Last week, lovers of rice rejoiced when The Washington Post reported on a simple trick to improve the nutritional value of the food. According to researchers in Sri Lanka, all you have to do is add a fat (they used coconut oil) to the cooking water, cool your rice over night, and voila!—up to to 50 percent of the calories (a cup of rice contains about 200 when cooked conventionally) are gone.
It works by converting the white rice—which made mostly of digestible starch—into one that is indigestible, or "resistant," meaning that it's eventually excreted instead of metabolized by our bodies. The researchers found that adding fat and then allowing the rice to cool changed the composition even after the rice was reheated.
With diabetes, metabolic syndrome, and obesity rates rising around the world, this simple tweak to a dietary staple for billions could be a major boon to public health. And it's just one example of how chemistry can be put to work in the kitchen. Here are five more ways to improve foods' nutritional content through cooking:
1. Use the heating/cooling method on other carbs too: The BBC reported last year that pasta might be healthier when eaten as leftovers. Researchers from the University of Surrey found that eating cold pasta resulted in smaller spikes in glucose than eating freshly cooked pasta. These results were even more pronounced when the pasta was reheated: The study participants who had the reheated pasta instead of fresh reduced spikes in blood sugar by 50 percent. A previous study in 2009 also showed that freshly cooked legumes, cereals, and tubers had significantly higher levels of resistant starch after multiple cycles of heating and cooling. The resistant starch in peas, which had the most dramatic change, increased by 115 percent. Resistant starch consumption has been linked to improvements in gut functioning, insulin sensitivity, increased satiety and even decrease in fat accumulation.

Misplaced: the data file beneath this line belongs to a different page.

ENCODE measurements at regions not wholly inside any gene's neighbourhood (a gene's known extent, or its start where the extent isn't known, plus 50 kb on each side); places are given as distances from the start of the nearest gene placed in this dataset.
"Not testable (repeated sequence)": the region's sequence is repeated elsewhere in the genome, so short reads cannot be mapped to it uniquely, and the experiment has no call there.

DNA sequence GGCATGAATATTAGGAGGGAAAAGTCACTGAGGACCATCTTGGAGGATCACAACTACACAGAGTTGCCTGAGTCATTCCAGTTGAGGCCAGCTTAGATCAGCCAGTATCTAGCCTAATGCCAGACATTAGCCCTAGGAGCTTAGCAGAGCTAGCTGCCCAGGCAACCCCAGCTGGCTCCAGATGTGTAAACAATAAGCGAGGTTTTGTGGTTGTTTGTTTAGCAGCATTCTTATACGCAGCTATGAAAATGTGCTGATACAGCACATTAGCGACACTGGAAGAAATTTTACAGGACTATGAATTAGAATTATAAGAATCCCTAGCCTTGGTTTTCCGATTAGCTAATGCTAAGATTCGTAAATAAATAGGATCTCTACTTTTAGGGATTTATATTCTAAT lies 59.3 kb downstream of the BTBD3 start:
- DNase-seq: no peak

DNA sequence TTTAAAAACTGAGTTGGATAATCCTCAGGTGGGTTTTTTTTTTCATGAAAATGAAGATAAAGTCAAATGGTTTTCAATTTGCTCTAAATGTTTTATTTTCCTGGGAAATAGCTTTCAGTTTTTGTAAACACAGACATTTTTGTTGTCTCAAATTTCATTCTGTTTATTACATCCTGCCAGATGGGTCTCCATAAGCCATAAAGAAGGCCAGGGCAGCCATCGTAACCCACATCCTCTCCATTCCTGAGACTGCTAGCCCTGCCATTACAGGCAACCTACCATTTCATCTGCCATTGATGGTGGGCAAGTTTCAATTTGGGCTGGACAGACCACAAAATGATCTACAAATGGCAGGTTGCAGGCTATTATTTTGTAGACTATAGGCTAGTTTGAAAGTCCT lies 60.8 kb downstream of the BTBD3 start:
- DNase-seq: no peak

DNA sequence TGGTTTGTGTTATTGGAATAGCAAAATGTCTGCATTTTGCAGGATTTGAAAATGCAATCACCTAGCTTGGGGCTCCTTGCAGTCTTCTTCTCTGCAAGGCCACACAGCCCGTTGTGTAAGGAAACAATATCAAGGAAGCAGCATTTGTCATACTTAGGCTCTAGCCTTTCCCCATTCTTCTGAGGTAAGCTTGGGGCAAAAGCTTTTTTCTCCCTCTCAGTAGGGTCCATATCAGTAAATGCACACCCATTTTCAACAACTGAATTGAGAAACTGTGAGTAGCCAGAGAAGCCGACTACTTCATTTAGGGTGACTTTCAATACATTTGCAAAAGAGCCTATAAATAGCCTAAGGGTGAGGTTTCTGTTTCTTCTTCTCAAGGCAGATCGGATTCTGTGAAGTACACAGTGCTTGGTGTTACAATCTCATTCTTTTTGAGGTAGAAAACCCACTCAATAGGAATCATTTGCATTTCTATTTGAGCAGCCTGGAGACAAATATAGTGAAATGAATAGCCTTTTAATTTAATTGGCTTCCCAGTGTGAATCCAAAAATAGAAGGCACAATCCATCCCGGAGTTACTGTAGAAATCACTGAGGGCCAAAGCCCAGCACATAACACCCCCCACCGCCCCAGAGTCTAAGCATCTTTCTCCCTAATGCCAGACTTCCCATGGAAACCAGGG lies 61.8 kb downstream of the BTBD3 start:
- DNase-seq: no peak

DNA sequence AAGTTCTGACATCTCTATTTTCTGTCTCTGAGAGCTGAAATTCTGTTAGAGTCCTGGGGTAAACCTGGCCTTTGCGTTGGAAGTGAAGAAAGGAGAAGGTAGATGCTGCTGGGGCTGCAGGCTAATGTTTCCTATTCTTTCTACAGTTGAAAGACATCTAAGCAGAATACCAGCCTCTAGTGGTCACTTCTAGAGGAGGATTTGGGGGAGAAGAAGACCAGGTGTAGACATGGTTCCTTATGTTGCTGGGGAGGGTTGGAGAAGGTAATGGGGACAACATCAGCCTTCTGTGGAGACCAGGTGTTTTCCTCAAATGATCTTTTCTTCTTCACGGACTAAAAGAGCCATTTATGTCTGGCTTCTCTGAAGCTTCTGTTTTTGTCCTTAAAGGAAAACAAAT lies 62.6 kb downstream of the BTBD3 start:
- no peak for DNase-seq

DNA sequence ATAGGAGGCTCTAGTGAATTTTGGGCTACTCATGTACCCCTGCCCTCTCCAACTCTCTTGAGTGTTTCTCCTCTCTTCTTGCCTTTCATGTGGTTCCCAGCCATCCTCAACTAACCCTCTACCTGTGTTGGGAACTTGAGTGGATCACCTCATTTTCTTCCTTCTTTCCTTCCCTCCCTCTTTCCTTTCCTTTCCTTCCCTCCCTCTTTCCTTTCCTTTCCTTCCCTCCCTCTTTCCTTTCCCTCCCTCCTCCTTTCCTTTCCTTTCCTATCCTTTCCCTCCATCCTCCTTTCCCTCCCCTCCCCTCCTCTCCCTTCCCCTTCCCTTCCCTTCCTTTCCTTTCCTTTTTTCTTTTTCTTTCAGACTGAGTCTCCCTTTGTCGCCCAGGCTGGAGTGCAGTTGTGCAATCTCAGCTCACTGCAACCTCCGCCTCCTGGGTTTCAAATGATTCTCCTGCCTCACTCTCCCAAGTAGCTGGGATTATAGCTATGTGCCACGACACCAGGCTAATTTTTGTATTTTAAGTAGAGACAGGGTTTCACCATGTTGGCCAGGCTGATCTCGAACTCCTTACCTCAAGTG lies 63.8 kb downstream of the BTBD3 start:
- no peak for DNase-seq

2. Turn down the heat: Chances are you are already well aware that fried foods aren't doing good things for your health. But according to the FDA the downsides of frying aren't just calories and fat—the high temperature is a problem, too. When certain foods are subjected to high temperatures (anything above 248 degrees Fahrenheit), one byproduct is a compound called acrylamide, a possible carcinogen that also has been linked to nerve damage at high levels. French fries and potato chips have high amounts of acrylamide, but the chemical is also produced in many home-cooked foods including toast, potatoes, and even coffee. To mitigate your exposure, soak potatoes in water for more than 30 minutes before cooking, don't over-brown your bread, and refrain from frying your food. Dark-roast coffee may have less acrylamide than light, an FDA report suggests.
3. Don't forgo frozen: Fruits and vegetables found in the freezer aisle can sometimes be more nutritious than fresh ones on the shelf. As my colleague Kiera Butler reported last year, before being frozen, produce undergoes a process called blanching that stops the enzymes that would otherwise cause the vegetables to lose color, texture, and nutrients. Because this process happens soon after harvest, frozen vegetables sometimes retain more fiber, vitamins, and minerals than the fresh ones that have to travel to the grocery store. Blanching might also make certain vitamins more digestible.